Comedy to Comfort the Powerful

March 11, 2014

After the death of Harold Ramis, the New York Post's Kyle Smith noted that comedians these days are more interested in gross out gags and navel gazing than they are in bringing the powerful down a notch. This is in stark contrast to the slob vs. snob efforts of Ramis and his peers. Wrote Smith:

For Ramis’ generation, politics was chiefly defined as hating Lyndon Johnson (Vietnam’s father) and, later, Richard Nixon. In those terms, liberals have a lot of company on the right, which adores Ramis and the other ’70s comics as much as lefties do. ...

Critically, generation Ramis wasn’t making an affirmative case for the left. Ramis-ites didn’t say our guys would run things better than their guys. They disdained the concept of leadership. They thought no one should be running things. The Ramis vision is of a bottom-up, leaderless society with central power structures crushed and humiliated. It’s a hippie vision, sure. And it’s pure Tea Party.

I was reminded of that today when I saw that President Obama had taken part in an episode of Between Two Ferns, the series in which G-Force thesp Zach Galifianakis awkwardly interviews celebrities. It is, generally, an extremely funny show because it's one of the few places where the idea of the obsequious celebrity interview is turned on its head: The interactions are awkward, almost painfully so. The Ben Stiller segment, for instance, is five minutes of awkward brilliance that opens with Galifianakis intentionally botching his name and suggesting he do scenes from his movies. It's all in good fun, but it's good fun at the expense of the actor in question.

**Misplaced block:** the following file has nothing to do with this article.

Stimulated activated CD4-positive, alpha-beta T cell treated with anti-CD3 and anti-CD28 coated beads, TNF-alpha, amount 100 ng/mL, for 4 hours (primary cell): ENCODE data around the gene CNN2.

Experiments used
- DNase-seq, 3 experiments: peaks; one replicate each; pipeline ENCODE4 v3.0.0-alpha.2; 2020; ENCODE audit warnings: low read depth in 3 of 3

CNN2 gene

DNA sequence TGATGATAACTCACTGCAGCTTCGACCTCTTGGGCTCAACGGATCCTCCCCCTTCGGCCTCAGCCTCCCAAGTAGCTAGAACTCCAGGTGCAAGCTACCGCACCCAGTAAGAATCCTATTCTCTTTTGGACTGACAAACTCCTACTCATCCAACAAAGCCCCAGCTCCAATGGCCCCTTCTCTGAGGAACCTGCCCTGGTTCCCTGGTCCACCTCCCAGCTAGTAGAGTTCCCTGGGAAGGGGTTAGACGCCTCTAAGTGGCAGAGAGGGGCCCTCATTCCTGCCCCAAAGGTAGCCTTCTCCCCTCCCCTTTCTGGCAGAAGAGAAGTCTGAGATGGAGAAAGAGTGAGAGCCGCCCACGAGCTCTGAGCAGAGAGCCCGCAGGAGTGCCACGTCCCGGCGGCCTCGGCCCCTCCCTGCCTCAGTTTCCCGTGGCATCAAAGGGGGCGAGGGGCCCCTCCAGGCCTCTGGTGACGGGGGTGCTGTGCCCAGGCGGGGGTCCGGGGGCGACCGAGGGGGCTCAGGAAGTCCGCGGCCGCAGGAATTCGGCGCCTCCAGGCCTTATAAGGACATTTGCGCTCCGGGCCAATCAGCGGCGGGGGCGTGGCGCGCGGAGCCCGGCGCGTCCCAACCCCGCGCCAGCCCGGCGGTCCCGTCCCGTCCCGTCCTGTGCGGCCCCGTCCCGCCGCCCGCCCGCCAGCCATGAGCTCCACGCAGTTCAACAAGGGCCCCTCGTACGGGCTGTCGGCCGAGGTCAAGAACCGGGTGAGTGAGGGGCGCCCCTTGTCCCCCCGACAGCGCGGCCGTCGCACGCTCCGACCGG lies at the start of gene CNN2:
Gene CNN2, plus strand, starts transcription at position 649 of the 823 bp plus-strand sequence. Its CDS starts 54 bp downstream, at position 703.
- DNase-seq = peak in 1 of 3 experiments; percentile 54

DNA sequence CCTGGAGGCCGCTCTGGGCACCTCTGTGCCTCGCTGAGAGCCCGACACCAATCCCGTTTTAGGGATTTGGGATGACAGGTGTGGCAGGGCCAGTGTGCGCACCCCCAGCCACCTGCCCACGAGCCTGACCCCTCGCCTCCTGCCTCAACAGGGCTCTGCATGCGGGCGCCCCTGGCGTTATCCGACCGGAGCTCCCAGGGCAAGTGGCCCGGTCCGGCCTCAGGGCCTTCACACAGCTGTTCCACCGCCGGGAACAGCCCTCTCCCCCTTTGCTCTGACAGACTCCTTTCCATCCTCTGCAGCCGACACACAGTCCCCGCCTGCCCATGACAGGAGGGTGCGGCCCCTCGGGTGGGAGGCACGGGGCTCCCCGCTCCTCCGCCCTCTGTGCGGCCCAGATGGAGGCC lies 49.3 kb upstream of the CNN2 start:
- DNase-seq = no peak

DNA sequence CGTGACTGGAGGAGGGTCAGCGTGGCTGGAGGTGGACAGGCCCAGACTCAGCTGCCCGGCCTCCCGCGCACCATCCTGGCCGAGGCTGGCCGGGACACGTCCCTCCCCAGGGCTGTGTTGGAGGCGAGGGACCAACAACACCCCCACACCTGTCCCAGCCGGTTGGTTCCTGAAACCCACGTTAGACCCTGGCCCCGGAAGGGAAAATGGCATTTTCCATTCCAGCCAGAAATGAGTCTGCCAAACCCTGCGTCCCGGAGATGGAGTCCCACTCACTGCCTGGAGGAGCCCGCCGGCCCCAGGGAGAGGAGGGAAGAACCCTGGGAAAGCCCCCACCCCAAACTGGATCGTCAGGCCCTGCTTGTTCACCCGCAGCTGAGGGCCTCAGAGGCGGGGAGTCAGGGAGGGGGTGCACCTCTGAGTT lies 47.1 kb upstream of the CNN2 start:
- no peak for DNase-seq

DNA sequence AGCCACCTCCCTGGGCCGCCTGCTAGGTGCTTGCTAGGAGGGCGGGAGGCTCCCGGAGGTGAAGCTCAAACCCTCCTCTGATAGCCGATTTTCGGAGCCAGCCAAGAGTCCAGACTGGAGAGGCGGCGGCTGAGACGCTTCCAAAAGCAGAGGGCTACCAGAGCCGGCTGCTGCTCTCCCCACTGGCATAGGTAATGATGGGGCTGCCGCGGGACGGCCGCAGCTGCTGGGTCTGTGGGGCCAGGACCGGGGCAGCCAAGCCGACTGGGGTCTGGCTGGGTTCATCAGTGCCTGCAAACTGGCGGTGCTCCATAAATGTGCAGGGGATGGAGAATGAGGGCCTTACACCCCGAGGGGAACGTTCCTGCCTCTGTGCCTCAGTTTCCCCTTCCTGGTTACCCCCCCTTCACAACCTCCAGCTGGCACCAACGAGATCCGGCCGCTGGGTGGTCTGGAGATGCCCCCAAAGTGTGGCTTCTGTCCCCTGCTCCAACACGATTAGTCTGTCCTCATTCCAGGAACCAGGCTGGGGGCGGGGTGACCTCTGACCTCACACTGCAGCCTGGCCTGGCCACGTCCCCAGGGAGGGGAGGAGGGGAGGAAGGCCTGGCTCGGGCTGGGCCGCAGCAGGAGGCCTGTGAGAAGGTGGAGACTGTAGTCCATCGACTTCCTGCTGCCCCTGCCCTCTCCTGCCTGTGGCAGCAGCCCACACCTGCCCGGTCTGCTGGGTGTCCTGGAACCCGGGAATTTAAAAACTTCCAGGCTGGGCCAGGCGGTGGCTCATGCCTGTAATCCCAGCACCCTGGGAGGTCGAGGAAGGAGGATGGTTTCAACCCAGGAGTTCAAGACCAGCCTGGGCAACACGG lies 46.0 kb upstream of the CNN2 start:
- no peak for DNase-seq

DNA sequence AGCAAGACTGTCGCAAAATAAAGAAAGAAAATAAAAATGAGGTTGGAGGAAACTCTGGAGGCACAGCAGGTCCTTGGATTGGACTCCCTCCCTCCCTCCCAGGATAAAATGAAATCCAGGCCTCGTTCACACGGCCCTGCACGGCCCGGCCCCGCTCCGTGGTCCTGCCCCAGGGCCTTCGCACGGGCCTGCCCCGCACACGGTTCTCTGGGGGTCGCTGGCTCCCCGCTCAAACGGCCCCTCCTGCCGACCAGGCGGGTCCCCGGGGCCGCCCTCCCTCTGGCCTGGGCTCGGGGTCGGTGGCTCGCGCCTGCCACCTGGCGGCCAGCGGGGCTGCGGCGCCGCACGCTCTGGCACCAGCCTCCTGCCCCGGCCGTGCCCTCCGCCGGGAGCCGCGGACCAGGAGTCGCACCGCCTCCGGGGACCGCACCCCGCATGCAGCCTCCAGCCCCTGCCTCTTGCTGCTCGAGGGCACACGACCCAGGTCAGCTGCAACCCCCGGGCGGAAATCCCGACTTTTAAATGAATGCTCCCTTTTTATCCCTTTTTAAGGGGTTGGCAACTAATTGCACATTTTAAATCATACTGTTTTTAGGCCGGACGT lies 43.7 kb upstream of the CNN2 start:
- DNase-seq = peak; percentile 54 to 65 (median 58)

The Obama interview, however, was just dreadful. After a few semi-unbearable moments during which the president shows he doesn't at all understand the point of the show—the guest is not supposed to get in good zingers; he's supposed to be taken down a peg—there's an utterly unbearable moment during which he hawks the failed social experiment that is It's just gross.

Nothing screams "brave, edgy comedy!" like "I'm here to let The Man sell you on health insurance!"

None of this, of course, is surprising. Funny Or Die's cocreators, Adam McKay and Will Ferrell, are committed liberals who think that their second job is to make you laugh. Their first, naturally, is to sell you on the wonders of the Democratic Party. In this, they are the exact opposite of Ramis and his cohort of merry mischief makers. They're big government liberals, the sort of people who think the feds need to tell you what to do for your own good because you're too stupid to do the right thing otherwise.

Anyway, as I said, none of this comes as a shock. But it's somewhat annoying to hear the chattering classes fall all over themselves to praise the comedy site for its edgy fare, for its "hilarious" humor.* And it's incredibly annoying to watch dupes like Dylan Byers suggest Zach G. would be inclined to ask tough questions of the president—was there really any chance that the Hangover star and Obama-booster wasn't going to conduct an "uncharacteristically tame interview" for the president?

Of course not! Because modern comedy is all about telling the little people how to live their lives and comforting the powerful—so long as they're the right kind of powerful, naturally.

*On a similar, but unrelated, note: The idea that it's "pretty baller" for a hugely wealthy musician to passively aggressively snipe at a hugely wealthy corporation after he decided not to sing a theme song for them is gross. Ooh, he signed something naughty in the memo line! SO BALLER. Give me a break. Take two seconds off of making rich people feel like they're edgy heroes for refusing to fulfill their contractual obligations, would you?

Published under: Obamacare